We are currently working on an interesting project at the Stimson-Green Mansion in the First Hill neighborhood of Seattle.

Built in 1901, the mansion is a designated Seattle Landmark, is on the Washington Heritage Register, and is on the National Register of Historic Places. Although less spectacular than restoring a forgotten gem, our replumbing project at the mansion will bring safe water, energy efficiency, and increased flow to the historic structure for the next 100 years.

The existing, original, pipes are made of lead and cast iron and have been rusting into the water coming out of the fixtures. Our project scope is to replace the hot and cold water supply lines throughout the building with modern cross-linked polyethylene (PEX) products while reusing the original fixtures. The project is taking place while the building is occupied, requiring us to keep water live at all times and keep shut-downs to a minimum of 2 hours for the whole project. We are phasing the work, beginning with the bathrooms.

We face several challenges with the project, most notably the absence of “as-built” documentation showing us where the existing plumbing is located within the walls of the mansion. We also need to complete our work in the least invasive manner possible while preserving the historic period features of the building including the woodwork and ornate plastered ceilings while at the same time removing and reinstalling historic tile bathroom floors for access. If we discover lead paint and/or asbestos, we will have to take the time to abate it and then continue our work. And all of our work needs to be completed within a short timeframe.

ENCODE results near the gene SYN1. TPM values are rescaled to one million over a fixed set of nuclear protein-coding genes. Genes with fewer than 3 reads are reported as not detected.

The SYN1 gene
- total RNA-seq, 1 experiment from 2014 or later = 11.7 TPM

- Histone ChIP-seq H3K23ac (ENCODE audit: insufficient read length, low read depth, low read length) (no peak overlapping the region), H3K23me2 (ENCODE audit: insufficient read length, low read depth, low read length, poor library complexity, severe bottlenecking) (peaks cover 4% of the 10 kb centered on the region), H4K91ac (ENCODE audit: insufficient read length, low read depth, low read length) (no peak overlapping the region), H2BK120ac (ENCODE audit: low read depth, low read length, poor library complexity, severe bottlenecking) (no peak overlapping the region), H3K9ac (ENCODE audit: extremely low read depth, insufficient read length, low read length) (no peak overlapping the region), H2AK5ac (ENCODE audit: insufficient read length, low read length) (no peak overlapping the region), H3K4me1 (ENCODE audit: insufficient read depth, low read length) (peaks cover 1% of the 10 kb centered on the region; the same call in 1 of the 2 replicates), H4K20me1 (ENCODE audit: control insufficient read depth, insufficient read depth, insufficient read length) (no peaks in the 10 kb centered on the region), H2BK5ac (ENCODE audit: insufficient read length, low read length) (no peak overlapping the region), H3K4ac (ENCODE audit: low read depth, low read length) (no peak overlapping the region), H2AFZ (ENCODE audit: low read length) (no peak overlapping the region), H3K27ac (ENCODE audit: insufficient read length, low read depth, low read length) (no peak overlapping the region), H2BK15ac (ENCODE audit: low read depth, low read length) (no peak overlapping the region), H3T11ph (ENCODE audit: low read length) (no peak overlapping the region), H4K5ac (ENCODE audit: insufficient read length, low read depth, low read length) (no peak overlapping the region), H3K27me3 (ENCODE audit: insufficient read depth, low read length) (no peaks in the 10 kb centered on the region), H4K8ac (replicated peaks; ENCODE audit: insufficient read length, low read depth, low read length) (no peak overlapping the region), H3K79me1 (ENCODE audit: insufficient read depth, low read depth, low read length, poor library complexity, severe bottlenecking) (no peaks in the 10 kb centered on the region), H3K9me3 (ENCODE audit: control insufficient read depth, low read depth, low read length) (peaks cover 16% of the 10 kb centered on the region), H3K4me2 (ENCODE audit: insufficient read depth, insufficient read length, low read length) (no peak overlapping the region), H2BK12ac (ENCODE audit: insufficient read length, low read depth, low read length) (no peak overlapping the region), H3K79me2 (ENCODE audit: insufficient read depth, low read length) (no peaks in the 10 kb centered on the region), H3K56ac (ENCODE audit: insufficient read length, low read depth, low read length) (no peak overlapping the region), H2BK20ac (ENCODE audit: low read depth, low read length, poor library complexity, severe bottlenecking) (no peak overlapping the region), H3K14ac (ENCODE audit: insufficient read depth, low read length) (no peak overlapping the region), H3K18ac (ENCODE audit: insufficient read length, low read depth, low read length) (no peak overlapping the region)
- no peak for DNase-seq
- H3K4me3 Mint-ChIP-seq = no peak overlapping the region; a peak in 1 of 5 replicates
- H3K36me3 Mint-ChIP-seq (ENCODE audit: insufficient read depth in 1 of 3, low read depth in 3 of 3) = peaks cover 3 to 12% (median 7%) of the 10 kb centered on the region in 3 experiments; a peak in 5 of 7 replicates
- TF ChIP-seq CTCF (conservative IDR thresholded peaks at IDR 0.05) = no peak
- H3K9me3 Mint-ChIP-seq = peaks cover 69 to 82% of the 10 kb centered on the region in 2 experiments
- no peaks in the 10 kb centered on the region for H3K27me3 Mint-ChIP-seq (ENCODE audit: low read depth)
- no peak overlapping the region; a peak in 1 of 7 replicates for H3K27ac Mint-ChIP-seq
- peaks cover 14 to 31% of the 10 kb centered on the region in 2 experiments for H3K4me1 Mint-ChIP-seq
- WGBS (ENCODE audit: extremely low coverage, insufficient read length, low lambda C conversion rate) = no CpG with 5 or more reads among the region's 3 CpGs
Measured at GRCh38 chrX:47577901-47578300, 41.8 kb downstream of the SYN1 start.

Caution is needed all along the way with a project of this nature starting with doing our homework and performing exploratory work to make sure no hidden surprises will pop up. These could include hidden obstacles in the path of the new lines or discovery of lead paint and/or asbestos, which would have a huge impact on our schedule and budget should this not be found at the exploratory stage. In planning, we decided to run the new plumbing down from the attic through the walls instead of running it under the floors which would have required extensive removal of old floor treatments.

We start by protecting all areas of work using carpet masks, hardboard wall protection in hallways and doorways, and plastic zipper doors to the areas of work, noting any pre-existing damage present. Next we begin to carefully deconstruct flooring and walls to access the existing plumbing system and remove it, taking care to not harm the original fixtures that will be put back in place. We are extremely selective as to where we are accessing these pipes as to keep the building’s historic features intact.

Next we open the walls that we identified as the new supply line route in the exploratory and planning stage. Again, we take great care to keep the building clean by utilizing two HEPA air scrubbers and a HEPA vacuum on all stages of this work. Our plumbing subcontractor then runs the new PEX pipes, now able to make gradual curves instead of the hard 90 degree corners of the original system, and connects to the historic fixtures that are being reused. When complete we do a final test for soundness then have the entire system inspected by the Seattle & King County Department of Public Health.

The last step in the process is to replace the wall and floor areas that were opened for access. This will involve patching walls, pouring a new concrete pad for the bathroom floors, retiling the bathroom floors, and replacing any floorboards that were removed.

In the end the building looks just like it always has, but the efficiency of the pipes has increased in terms of keeping hot water hot as well as having better resistance to freezing, the pipes are more leak resistant, and they provide an increased flow rate due to fewer pipe connections.